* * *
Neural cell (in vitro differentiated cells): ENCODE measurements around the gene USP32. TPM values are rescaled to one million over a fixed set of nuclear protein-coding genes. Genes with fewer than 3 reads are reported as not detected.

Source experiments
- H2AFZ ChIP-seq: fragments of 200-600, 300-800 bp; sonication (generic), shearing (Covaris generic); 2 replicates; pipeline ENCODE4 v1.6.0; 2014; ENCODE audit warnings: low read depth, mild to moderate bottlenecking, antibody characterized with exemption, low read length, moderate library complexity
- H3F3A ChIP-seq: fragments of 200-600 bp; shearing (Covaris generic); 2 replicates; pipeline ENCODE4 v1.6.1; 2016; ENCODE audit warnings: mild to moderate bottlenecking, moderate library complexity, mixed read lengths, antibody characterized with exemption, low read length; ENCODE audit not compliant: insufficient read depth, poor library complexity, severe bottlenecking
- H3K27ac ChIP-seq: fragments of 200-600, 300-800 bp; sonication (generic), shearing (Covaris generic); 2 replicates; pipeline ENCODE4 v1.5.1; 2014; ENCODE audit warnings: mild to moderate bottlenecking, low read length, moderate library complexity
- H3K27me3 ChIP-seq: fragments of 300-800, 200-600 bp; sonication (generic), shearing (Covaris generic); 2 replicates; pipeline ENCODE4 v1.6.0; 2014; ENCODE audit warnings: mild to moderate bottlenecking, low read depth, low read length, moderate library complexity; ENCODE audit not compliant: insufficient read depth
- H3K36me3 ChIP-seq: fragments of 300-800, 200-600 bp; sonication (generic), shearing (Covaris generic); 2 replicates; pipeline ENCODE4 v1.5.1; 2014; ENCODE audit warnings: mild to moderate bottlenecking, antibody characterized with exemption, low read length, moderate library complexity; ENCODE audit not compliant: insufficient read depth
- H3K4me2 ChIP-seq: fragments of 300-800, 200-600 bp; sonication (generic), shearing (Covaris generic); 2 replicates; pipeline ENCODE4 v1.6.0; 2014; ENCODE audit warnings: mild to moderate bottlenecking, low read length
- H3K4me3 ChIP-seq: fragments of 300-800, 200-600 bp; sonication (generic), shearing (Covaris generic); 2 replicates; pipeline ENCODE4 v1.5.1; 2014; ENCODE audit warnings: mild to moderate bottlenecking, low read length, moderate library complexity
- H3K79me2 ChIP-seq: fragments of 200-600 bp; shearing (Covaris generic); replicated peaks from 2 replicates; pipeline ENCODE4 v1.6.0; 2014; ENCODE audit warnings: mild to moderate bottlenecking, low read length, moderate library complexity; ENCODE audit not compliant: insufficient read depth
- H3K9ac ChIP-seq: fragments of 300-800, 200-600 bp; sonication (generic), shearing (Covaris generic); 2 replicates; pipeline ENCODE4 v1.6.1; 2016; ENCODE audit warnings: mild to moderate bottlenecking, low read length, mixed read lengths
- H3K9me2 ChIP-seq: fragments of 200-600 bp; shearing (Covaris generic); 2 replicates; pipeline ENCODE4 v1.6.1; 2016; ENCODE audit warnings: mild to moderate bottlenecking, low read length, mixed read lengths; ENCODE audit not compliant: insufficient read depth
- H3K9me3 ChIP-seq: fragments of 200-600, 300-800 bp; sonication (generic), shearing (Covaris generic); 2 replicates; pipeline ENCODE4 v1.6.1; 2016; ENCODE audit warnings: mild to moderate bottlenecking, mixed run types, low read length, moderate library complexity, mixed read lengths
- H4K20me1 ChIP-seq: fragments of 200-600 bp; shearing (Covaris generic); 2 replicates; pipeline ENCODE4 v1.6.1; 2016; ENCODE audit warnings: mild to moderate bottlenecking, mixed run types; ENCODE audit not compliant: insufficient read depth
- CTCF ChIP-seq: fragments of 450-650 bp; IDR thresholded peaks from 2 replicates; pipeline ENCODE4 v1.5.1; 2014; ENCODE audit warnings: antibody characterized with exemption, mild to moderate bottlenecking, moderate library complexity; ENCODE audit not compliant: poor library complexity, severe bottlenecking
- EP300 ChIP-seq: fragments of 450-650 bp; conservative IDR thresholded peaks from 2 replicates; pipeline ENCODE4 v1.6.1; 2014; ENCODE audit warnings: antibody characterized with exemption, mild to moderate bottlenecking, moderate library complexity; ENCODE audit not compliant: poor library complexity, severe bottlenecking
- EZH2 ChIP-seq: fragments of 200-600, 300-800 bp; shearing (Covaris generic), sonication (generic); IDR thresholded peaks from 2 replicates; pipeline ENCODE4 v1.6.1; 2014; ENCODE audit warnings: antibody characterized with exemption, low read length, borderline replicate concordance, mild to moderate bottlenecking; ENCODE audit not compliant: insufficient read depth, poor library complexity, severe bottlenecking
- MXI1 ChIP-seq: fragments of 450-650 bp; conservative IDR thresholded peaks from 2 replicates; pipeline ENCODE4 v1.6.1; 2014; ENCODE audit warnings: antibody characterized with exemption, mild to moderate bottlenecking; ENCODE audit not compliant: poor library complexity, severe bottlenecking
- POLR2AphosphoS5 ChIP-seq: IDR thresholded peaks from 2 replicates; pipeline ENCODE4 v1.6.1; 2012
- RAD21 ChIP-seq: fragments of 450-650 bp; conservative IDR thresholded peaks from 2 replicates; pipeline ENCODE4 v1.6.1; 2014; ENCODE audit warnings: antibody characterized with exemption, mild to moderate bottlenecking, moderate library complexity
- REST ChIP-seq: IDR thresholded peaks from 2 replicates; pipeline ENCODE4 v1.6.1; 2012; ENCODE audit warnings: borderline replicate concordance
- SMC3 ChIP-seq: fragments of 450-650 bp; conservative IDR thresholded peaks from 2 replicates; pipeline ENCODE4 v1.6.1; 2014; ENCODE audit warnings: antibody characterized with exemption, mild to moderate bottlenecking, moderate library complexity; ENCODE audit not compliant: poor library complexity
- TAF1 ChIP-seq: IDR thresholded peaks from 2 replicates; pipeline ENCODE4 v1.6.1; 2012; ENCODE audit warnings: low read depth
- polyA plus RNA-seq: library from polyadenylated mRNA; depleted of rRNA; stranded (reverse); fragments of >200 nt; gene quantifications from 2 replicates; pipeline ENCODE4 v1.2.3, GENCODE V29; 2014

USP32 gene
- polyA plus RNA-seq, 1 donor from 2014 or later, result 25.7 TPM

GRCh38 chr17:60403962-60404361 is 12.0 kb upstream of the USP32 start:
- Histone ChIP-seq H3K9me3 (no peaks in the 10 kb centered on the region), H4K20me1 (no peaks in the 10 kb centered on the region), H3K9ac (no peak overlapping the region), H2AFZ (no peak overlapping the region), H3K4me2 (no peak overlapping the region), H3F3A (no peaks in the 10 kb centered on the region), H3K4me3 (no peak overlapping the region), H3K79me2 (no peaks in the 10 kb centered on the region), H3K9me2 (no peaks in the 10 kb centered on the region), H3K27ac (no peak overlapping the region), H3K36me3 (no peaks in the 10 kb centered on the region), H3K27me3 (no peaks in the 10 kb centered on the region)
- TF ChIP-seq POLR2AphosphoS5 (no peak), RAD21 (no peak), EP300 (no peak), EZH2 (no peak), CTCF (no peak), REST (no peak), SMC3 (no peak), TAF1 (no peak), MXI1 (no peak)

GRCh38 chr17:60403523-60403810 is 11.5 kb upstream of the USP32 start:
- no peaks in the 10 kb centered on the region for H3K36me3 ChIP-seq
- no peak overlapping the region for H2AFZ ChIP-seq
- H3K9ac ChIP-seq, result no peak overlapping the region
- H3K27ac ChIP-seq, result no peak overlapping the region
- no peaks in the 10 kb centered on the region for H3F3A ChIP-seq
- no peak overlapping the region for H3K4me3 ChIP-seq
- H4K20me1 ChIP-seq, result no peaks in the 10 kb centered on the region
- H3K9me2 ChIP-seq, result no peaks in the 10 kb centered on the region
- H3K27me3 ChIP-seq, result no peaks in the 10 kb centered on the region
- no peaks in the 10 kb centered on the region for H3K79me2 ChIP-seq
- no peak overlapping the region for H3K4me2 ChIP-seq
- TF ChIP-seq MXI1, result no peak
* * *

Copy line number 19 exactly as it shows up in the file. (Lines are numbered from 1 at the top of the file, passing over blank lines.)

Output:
- POLR2AphosphoS5 ChIP-seq: IDR thresholded peaks from 2 replicates; pipeline ENCODE4 v1.6.1; 2012